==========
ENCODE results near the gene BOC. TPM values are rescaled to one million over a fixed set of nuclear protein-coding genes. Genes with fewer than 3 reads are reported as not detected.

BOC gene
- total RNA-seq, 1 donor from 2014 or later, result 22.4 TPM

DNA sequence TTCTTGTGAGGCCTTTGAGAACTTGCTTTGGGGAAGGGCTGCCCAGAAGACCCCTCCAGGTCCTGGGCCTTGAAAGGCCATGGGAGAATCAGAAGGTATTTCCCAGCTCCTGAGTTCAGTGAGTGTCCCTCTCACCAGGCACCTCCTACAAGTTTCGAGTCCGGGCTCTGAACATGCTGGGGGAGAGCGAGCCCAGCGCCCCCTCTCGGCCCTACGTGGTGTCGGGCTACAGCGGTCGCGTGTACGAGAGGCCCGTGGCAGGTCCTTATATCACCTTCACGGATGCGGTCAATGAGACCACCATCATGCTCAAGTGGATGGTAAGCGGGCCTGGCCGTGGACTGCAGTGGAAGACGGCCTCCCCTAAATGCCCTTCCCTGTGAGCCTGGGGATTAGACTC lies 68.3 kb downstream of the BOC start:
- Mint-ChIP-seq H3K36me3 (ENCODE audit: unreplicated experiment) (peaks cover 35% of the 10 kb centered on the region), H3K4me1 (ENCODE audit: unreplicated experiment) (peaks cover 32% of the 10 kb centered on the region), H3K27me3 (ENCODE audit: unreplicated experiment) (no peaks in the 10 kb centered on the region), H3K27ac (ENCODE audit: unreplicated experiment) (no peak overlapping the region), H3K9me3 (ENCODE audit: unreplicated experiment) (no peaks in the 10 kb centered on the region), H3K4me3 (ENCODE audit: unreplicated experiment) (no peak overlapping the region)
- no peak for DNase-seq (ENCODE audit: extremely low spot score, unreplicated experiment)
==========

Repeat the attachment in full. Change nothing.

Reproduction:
ENCODE results near the gene BOC. TPM values are rescaled to one million over a fixed set of nuclear protein-coding genes. Genes with fewer than 3 reads are reported as not detected.

BOC gene
- total RNA-seq, 1 donor from 2014 or later, result 22.4 TPM

DNA sequence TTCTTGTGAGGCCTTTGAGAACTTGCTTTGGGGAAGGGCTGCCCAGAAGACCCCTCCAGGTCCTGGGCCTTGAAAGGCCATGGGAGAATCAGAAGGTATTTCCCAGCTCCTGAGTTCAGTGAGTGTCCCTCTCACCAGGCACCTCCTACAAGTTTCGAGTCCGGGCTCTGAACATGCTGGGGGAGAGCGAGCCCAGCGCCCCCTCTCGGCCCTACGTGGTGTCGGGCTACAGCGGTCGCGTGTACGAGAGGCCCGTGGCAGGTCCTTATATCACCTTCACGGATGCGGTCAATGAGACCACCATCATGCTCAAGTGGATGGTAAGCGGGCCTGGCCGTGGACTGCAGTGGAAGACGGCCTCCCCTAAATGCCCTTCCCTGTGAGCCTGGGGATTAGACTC lies 68.3 kb downstream of the BOC start:
- Mint-ChIP-seq H3K36me3 (ENCODE audit: unreplicated experiment) (peaks cover 35% of the 10 kb centered on the region), H3K4me1 (ENCODE audit: unreplicated experiment) (peaks cover 32% of the 10 kb centered on the region), H3K27me3 (ENCODE audit: unreplicated experiment) (no peaks in the 10 kb centered on the region), H3K27ac (ENCODE audit: unreplicated experiment) (no peak overlapping the region), H3K9me3 (ENCODE audit: unreplicated experiment) (no peaks in the 10 kb centered on the region), H3K4me3 (ENCODE audit: unreplicated experiment) (no peak overlapping the region)
- no peak for DNase-seq (ENCODE audit: extremely low spot score, unreplicated experiment)